EC Because somebody’s mama didn’t ask them that question! And they took the blanket I’m sorry…
EC They took the blanket I did something wrong, what do I need to say to shut you up. What do I need to say to check this block so that you will think I heard you and stop talking! (Laughter)
EC But I have zero acknowledgement around now only what I did, how it affected you, how it affected me, how I can do it better, and whether or not there’s anything that needs to be talked about at that point. Sometimes it needs to be dialogue sometimes it needs to be time because everything isn’t going to be “Oh, I’m sorry”. Somethings are going to run a little deeper than that and is there’s no awareness or acknowledgement around it it’s not going to get better. It’s not going to change, and you’ll keep having this same Groundhogs Day conversation about “I’m sorry” ... I feel like I’ve been here before why are we doing this again?
IJ Yes!! Like I have deja vu you keep making the same mistake, but you said you're sorry, you feel so guilty you're walking around like a sad little puppy dog sorry as hell about what you did.
IJ But you’re still going to do it again next week, because you don't understand what you did wrong!
EC no, and then I'm looked at like “Well what’s the matter?” What’s the matter with you!? Do you understand that what you did was not okay? And there’s this piece around… again something that happens with the (my) kids… that even adults I don’t think get, if one kid says, “I’m sorry” and the other kid says “Okay” and keeps it moving the first kid is like “You didn’t accept my apology!” Now you’re in your feelings because this person didn’t respond how you wanted them to, to your transgression.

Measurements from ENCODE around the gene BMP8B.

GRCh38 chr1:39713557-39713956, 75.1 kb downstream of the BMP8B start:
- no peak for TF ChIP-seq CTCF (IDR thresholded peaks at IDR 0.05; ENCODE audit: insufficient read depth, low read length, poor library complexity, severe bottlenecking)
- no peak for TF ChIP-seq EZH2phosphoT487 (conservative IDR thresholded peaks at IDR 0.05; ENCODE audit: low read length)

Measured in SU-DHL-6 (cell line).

EC That’s not how that works! That’s not how that works at all! You can’t show up and be like “I did something to you. I screwed you over, I fucked up. But now I said I’m sorry, so we good right?” That’s not how any of that works, it doesn’t go that way! Unfortunately, I see it a lot, sadly, with sexual abuse it’s almost this “But he said he’s sorry” so that's supposed to be it. Sir, SIR, no NO that’s not how that goes! And with race relations its tough. If you have someone that does offend you what can happen is, particularly if you’re coming from a place of “Let me have this conversation with you, let me tell you where I'm coming from, why it triggered me and try to create dialogue with you” - in most cases the problem lies in that fact that there is no dialogue. You can't figure out how to do better if nobody will talk to you about it, there is no point of reference. There’s no place to have the conversation. You try to have this dialogue and now the person that did it is in their feelings like “I didn't mean it that way, that's not what I said, why are you so sensitive?” Am I sensitive? Or are you feeling sensitive because you offended me? Even though you didn't mean it that way that’s where it landed. You can neutralize my feelings because it’s not comfortable in this moment. That's not how this works.
IJ I think a healthy dose of “that’s okay” at the end of the sentence is needed sometimes. It’s okay if I'm upset about what you said. It’s okay that you made a mistake. Not being okay with those things is the reason people aren't talking in the first place. To figure out okay why did this make me feel a certain way. You’re just trying to put water on the fire.
EC Well it's not being okay but it’s also the “I’m good, I know who I am”. It’s just like a person that’s says something like “I’m not a racist” - the fact that you said that makes you questionable. I’m going to need you to understand that